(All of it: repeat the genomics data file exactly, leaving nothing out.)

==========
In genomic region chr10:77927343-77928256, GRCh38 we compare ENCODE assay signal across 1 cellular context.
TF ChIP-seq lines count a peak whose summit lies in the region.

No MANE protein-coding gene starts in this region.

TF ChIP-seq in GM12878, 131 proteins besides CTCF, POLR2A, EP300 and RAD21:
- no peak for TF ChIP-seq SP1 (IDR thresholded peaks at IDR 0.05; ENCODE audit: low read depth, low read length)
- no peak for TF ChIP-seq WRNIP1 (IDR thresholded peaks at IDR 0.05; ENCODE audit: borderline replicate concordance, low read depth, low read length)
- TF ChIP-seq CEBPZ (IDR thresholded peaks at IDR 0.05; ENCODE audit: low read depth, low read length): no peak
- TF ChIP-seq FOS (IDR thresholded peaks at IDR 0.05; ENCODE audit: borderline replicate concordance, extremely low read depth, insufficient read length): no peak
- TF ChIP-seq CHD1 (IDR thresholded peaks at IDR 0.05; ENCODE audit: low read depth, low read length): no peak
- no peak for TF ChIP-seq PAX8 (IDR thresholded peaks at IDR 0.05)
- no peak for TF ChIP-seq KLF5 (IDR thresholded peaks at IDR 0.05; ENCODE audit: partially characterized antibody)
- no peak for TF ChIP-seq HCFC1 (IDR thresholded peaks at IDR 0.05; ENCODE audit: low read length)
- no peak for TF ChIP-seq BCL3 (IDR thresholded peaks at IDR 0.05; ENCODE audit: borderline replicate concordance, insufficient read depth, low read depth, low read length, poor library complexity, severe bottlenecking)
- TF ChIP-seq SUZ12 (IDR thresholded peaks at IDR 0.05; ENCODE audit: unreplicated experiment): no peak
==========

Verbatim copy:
In genomic region chr10:77927343-77928256, GRCh38 we compare ENCODE assay signal across 1 cellular context.
TF ChIP-seq lines count a peak whose summit lies in the region.

No MANE protein-coding gene starts in this region.

TF ChIP-seq in GM12878, 131 proteins besides CTCF, POLR2A, EP300 and RAD21:
- no peak for TF ChIP-seq SP1 (IDR thresholded peaks at IDR 0.05; ENCODE audit: low read depth, low read length)
- no peak for TF ChIP-seq WRNIP1 (IDR thresholded peaks at IDR 0.05; ENCODE audit: borderline replicate concordance, low read depth, low read length)
- TF ChIP-seq CEBPZ (IDR thresholded peaks at IDR 0.05; ENCODE audit: low read depth, low read length): no peak
- TF ChIP-seq FOS (IDR thresholded peaks at IDR 0.05; ENCODE audit: borderline replicate concordance, extremely low read depth, insufficient read length): no peak
- TF ChIP-seq CHD1 (IDR thresholded peaks at IDR 0.05; ENCODE audit: low read depth, low read length): no peak
- no peak for TF ChIP-seq PAX8 (IDR thresholded peaks at IDR 0.05)
- no peak for TF ChIP-seq KLF5 (IDR thresholded peaks at IDR 0.05; ENCODE audit: partially characterized antibody)
- no peak for TF ChIP-seq HCFC1 (IDR thresholded peaks at IDR 0.05; ENCODE audit: low read length)
- no peak for TF ChIP-seq BCL3 (IDR thresholded peaks at IDR 0.05; ENCODE audit: borderline replicate concordance, insufficient read depth, low read depth, low read length, poor library complexity, severe bottlenecking)
- TF ChIP-seq SUZ12 (IDR thresholded peaks at IDR 0.05; ENCODE audit: unreplicated experiment): no peak